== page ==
Why the U.S. should not pull out of Afghanistan

A female parliamentarian says the Taliban would return to power and undo the gains in women's rights.

Topics: Afghanistan,

Why the U.S. should not pull out of AfghanistanAfghan Parliament Member Fawzia Koofi (Credit: AP)

President Obama’s recent announcement that he  plans to withdraw all US troops from Afghanistan by 2014 will not only prove disastrous for Afghanistan, a country which I fear will slide back in the abyss of either Taliban rule or civil war. It will also be disastrous for the United States; without international support Afghanistan may once again become the playgound for international terrorism.

One of the most common misperceptions about my nation is that democracy was forced on an unwilling population by the West after the defeat of the Taliban in 2001. The fact is Afghanistan has a long history of democratic traditions. At local level we have a system of Arbabs.  An Arbab is usually a village elder who acts as representative to the others.  He makes low level decisions on behalf of people and he represents his village at the Jirga, a local council where elders from neighboring villages meet and discuss problems or solve disputes.  Anyone can bring a problem or dispute to a Jirga  – the Jirga council will listen to both sides of the debate and make a judgment. Their decision is final.

At national level we have Loya Jirga – grand council. This system brings together regional leaders from all over the country. Our country is richly in culture (over 40 different languages are spoken with around 200 dialects).   Immediately after the fall of the Taliban we had a constitutional Loya Jirga which included representatives from all the different ethnic groups and where the new democratic constitution of Afghanistan was agreed and voted upon. Most recently there has been a national Peace Jirga which included village elders together with politicians from all over Afghanistan who came together to discuss the ways forward as insurgency and insecurity grows.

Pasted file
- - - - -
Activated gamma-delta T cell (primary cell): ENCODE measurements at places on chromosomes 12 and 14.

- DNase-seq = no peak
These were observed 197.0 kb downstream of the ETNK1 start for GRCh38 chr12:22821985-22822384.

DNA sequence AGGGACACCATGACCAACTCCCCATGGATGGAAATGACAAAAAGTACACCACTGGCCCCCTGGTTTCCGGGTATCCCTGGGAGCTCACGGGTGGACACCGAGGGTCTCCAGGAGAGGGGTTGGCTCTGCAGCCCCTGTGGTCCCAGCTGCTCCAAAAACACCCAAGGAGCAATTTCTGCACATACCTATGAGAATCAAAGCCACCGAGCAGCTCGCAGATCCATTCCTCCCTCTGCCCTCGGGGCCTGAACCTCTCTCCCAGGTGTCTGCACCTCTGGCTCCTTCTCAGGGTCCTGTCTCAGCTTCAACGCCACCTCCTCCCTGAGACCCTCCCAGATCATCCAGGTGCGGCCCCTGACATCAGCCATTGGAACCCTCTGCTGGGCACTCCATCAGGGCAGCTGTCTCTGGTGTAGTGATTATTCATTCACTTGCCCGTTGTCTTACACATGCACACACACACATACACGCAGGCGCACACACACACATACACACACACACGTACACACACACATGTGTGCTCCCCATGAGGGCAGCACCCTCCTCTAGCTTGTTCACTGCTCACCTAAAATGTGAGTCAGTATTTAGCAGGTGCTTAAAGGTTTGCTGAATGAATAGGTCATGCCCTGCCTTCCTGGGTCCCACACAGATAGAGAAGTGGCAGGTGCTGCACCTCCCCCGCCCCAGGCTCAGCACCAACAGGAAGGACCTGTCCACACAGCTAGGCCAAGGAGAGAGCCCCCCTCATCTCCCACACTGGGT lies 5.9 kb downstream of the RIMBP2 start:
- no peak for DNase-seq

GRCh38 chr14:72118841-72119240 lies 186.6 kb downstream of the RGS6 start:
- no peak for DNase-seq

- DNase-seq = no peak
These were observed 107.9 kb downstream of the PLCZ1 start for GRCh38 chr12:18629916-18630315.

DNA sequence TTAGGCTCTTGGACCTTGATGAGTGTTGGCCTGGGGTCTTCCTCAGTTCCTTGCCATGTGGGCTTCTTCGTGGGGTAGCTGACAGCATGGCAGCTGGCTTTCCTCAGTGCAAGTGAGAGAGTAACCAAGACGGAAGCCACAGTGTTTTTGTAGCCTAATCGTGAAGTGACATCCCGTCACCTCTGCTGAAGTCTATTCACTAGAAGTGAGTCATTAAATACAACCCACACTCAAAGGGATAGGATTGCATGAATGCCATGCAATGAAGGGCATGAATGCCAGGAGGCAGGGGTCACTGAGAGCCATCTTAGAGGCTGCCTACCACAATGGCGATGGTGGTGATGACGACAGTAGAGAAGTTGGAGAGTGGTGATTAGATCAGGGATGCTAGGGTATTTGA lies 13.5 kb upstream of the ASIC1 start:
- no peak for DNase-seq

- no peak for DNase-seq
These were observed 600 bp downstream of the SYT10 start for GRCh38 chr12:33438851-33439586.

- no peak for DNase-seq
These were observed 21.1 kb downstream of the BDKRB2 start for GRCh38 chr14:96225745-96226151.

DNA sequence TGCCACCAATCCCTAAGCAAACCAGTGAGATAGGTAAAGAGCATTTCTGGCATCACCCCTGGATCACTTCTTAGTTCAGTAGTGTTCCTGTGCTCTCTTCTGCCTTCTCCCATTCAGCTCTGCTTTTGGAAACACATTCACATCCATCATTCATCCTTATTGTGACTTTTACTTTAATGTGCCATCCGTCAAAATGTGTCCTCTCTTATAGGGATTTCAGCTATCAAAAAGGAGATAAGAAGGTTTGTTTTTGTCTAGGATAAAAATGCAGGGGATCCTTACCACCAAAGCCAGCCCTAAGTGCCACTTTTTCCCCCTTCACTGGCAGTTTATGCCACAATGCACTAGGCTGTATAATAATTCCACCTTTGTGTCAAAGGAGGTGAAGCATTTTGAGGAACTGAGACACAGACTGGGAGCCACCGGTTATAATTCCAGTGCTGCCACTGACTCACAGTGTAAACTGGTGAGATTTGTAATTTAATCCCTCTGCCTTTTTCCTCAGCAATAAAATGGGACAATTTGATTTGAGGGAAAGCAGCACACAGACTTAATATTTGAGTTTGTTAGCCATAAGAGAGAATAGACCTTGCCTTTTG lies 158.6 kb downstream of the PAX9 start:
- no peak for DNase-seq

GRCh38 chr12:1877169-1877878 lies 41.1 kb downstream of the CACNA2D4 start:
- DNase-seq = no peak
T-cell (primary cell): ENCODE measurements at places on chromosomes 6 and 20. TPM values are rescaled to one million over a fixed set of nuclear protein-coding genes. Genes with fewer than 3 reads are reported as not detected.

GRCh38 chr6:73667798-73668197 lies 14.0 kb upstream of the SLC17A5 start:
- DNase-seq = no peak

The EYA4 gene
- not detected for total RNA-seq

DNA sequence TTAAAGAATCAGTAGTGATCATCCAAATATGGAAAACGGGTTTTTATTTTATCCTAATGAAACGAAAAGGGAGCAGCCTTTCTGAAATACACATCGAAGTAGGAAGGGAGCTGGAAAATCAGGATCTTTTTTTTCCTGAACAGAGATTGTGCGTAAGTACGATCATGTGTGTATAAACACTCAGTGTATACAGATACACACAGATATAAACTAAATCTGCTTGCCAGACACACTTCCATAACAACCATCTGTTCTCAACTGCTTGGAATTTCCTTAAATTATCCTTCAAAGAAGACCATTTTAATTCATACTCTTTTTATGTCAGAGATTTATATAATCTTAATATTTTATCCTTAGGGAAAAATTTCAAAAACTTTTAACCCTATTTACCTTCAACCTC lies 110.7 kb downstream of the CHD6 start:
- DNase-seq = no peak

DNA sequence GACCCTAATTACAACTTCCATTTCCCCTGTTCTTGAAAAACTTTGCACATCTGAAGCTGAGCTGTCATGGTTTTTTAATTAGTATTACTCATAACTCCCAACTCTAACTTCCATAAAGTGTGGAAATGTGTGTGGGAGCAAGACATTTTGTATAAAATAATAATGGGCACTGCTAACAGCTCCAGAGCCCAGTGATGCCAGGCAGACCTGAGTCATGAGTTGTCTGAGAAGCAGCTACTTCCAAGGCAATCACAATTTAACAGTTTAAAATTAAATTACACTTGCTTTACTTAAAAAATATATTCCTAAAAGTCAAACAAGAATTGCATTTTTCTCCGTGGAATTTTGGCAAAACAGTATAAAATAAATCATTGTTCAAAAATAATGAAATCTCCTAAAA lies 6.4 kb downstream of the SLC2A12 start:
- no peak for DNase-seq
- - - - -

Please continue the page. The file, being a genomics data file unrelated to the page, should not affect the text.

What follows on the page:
Today many Afghans have lost or are losing faith in their government. But that’s got nothing to do with not wanting democracy. It has everything to do with how little has changed for ordinary people despite the billions of dollars of international aid money that has been spent in Afghanistan in recent years.

Most people still do not have access to clean water or electricity, even in Kabul, the capital city. In part this is due to government corruption. Afghanistan is now ranked one of the most corrupt countries in the world. But it is also a failure of  the international contracting firms that built the roads, many of which were too small to allow farmers to pass trucks to get produce to market. Some used such poor quality  asphalt that the roads need rebuilding already. Even in central Kabul the main road which runs between the airport and a central district called Wazir Akbar Khan is so badly pot-holed that visitors think it is due to war damage. The asphalt of the road, built a few years ago, has already worn away.



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Many hospitals were so also so badly built they failed to include basics like plumbing and are not fit for patients. Yet these firms still took their profit. On a recent visit to Badakshan I visited one such institution. The walls were cracked, the door frames did not fit the doors and the piping didn’t work. Every time a tap was turned on water flooded. These things happen because foreign aid workers can no longer visit many places due to insecurity, so they must rely on corrupt local officials to tell them a project such as a school or hospital has been completed properly. The local official – who may have stolen half the funds for himself – reports back that it has been, no one makes a further check, a report is filed and the contracting firm is paid. It is a corruption that starts at village level and ends at international level. And because of this poor people do not get the help that was promised to them. They see a half built hospital and wonder how this could happen?